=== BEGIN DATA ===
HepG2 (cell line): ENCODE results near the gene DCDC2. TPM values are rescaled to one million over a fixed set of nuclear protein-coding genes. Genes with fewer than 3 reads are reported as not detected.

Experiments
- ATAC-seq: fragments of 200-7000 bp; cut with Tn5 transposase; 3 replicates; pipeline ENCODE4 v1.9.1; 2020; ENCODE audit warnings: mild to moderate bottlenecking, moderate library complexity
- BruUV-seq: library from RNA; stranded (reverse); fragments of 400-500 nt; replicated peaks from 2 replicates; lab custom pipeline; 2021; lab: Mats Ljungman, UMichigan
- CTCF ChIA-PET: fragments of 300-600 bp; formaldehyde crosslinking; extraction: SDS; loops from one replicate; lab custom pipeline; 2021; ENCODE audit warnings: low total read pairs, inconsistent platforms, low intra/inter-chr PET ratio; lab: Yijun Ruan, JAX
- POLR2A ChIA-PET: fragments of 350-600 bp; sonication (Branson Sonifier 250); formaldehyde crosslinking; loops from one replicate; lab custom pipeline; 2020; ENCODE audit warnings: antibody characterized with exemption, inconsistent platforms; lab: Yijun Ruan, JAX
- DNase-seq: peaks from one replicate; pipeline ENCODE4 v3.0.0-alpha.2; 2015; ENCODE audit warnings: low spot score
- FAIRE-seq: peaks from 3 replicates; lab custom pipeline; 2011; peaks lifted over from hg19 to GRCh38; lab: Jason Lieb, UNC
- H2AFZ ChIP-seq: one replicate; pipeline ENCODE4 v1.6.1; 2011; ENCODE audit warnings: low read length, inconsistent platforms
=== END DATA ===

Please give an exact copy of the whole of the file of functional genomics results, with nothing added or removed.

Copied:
HepG2 (cell line): ENCODE results near the gene DCDC2. TPM values are rescaled to one million over a fixed set of nuclear protein-coding genes. Genes with fewer than 3 reads are reported as not detected.

Experiments
- ATAC-seq: fragments of 200-7000 bp; cut with Tn5 transposase; 3 replicates; pipeline ENCODE4 v1.9.1; 2020; ENCODE audit warnings: mild to moderate bottlenecking, moderate library complexity
- BruUV-seq: library from RNA; stranded (reverse); fragments of 400-500 nt; replicated peaks from 2 replicates; lab custom pipeline; 2021; lab: Mats Ljungman, UMichigan
- CTCF ChIA-PET: fragments of 300-600 bp; formaldehyde crosslinking; extraction: SDS; loops from one replicate; lab custom pipeline; 2021; ENCODE audit warnings: low total read pairs, inconsistent platforms, low intra/inter-chr PET ratio; lab: Yijun Ruan, JAX
- POLR2A ChIA-PET: fragments of 350-600 bp; sonication (Branson Sonifier 250); formaldehyde crosslinking; loops from one replicate; lab custom pipeline; 2020; ENCODE audit warnings: antibody characterized with exemption, inconsistent platforms; lab: Yijun Ruan, JAX
- DNase-seq: peaks from one replicate; pipeline ENCODE4 v3.0.0-alpha.2; 2015; ENCODE audit warnings: low spot score
- FAIRE-seq: peaks from 3 replicates; lab custom pipeline; 2011; peaks lifted over from hg19 to GRCh38; lab: Jason Lieb, UNC
- H2AFZ ChIP-seq: one replicate; pipeline ENCODE4 v1.6.1; 2011; ENCODE audit warnings: low read length, inconsistent platforms